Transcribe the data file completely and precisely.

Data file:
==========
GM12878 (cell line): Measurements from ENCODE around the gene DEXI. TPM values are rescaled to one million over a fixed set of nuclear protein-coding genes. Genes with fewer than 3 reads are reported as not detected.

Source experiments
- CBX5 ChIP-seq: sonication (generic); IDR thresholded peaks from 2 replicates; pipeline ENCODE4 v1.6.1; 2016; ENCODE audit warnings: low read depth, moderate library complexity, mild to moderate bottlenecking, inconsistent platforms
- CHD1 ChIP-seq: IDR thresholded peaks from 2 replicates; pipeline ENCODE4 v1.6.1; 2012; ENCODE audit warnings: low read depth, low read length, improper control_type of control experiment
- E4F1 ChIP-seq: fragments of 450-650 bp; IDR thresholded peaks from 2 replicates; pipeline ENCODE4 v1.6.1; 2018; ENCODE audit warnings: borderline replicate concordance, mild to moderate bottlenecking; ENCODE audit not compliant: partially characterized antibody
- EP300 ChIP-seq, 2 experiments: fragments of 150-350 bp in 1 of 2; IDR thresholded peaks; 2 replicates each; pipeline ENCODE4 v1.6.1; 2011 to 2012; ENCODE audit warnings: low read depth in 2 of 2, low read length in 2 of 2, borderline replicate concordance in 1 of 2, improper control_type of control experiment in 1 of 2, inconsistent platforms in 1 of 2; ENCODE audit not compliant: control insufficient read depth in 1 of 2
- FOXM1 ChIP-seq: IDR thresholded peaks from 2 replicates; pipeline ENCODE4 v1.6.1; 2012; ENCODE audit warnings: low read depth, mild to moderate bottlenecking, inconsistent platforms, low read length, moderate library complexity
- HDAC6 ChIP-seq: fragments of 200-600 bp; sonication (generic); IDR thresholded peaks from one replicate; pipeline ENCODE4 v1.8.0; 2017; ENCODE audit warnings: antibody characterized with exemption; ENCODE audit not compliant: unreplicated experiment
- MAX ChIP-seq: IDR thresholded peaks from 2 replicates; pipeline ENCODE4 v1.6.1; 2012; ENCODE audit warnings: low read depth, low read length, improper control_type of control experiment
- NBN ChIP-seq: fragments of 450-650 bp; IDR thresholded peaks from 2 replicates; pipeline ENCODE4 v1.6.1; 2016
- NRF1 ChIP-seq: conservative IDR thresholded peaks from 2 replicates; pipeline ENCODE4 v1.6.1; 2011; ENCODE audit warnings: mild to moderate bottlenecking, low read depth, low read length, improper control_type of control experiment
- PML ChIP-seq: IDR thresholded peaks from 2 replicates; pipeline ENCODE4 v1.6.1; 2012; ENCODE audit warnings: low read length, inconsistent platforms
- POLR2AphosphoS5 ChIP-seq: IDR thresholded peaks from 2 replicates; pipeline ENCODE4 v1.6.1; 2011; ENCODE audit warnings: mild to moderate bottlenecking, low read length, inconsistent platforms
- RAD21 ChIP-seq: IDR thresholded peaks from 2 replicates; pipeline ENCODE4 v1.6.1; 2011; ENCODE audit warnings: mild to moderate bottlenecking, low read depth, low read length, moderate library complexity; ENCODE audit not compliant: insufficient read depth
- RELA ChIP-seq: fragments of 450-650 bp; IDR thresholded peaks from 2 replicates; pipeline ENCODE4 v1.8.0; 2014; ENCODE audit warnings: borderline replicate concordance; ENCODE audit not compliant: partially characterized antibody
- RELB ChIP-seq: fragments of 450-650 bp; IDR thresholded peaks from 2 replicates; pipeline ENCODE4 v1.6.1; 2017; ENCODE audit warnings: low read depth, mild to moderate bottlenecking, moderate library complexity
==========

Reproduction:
GM12878 (cell line): Measurements from ENCODE around the gene DEXI. TPM values are rescaled to one million over a fixed set of nuclear protein-coding genes. Genes with fewer than 3 reads are reported as not detected.

Source experiments
- CBX5 ChIP-seq: sonication (generic); IDR thresholded peaks from 2 replicates; pipeline ENCODE4 v1.6.1; 2016; ENCODE audit warnings: low read depth, moderate library complexity, mild to moderate bottlenecking, inconsistent platforms
- CHD1 ChIP-seq: IDR thresholded peaks from 2 replicates; pipeline ENCODE4 v1.6.1; 2012; ENCODE audit warnings: low read depth, low read length, improper control_type of control experiment
- E4F1 ChIP-seq: fragments of 450-650 bp; IDR thresholded peaks from 2 replicates; pipeline ENCODE4 v1.6.1; 2018; ENCODE audit warnings: borderline replicate concordance, mild to moderate bottlenecking; ENCODE audit not compliant: partially characterized antibody
- EP300 ChIP-seq, 2 experiments: fragments of 150-350 bp in 1 of 2; IDR thresholded peaks; 2 replicates each; pipeline ENCODE4 v1.6.1; 2011 to 2012; ENCODE audit warnings: low read depth in 2 of 2, low read length in 2 of 2, borderline replicate concordance in 1 of 2, improper control_type of control experiment in 1 of 2, inconsistent platforms in 1 of 2; ENCODE audit not compliant: control insufficient read depth in 1 of 2
- FOXM1 ChIP-seq: IDR thresholded peaks from 2 replicates; pipeline ENCODE4 v1.6.1; 2012; ENCODE audit warnings: low read depth, mild to moderate bottlenecking, inconsistent platforms, low read length, moderate library complexity
- HDAC6 ChIP-seq: fragments of 200-600 bp; sonication (generic); IDR thresholded peaks from one replicate; pipeline ENCODE4 v1.8.0; 2017; ENCODE audit warnings: antibody characterized with exemption; ENCODE audit not compliant: unreplicated experiment
- MAX ChIP-seq: IDR thresholded peaks from 2 replicates; pipeline ENCODE4 v1.6.1; 2012; ENCODE audit warnings: low read depth, low read length, improper control_type of control experiment
- NBN ChIP-seq: fragments of 450-650 bp; IDR thresholded peaks from 2 replicates; pipeline ENCODE4 v1.6.1; 2016
- NRF1 ChIP-seq: conservative IDR thresholded peaks from 2 replicates; pipeline ENCODE4 v1.6.1; 2011; ENCODE audit warnings: mild to moderate bottlenecking, low read depth, low read length, improper control_type of control experiment
- PML ChIP-seq: IDR thresholded peaks from 2 replicates; pipeline ENCODE4 v1.6.1; 2012; ENCODE audit warnings: low read length, inconsistent platforms
- POLR2AphosphoS5 ChIP-seq: IDR thresholded peaks from 2 replicates; pipeline ENCODE4 v1.6.1; 2011; ENCODE audit warnings: mild to moderate bottlenecking, low read length, inconsistent platforms
- RAD21 ChIP-seq: IDR thresholded peaks from 2 replicates; pipeline ENCODE4 v1.6.1; 2011; ENCODE audit warnings: mild to moderate bottlenecking, low read depth, low read length, moderate library complexity; ENCODE audit not compliant: insufficient read depth
- RELA ChIP-seq: fragments of 450-650 bp; IDR thresholded peaks from 2 replicates; pipeline ENCODE4 v1.8.0; 2014; ENCODE audit warnings: borderline replicate concordance; ENCODE audit not compliant: partially characterized antibody
- RELB ChIP-seq: fragments of 450-650 bp; IDR thresholded peaks from 2 replicates; pipeline ENCODE4 v1.6.1; 2017; ENCODE audit warnings: low read depth, mild to moderate bottlenecking, moderate library complexity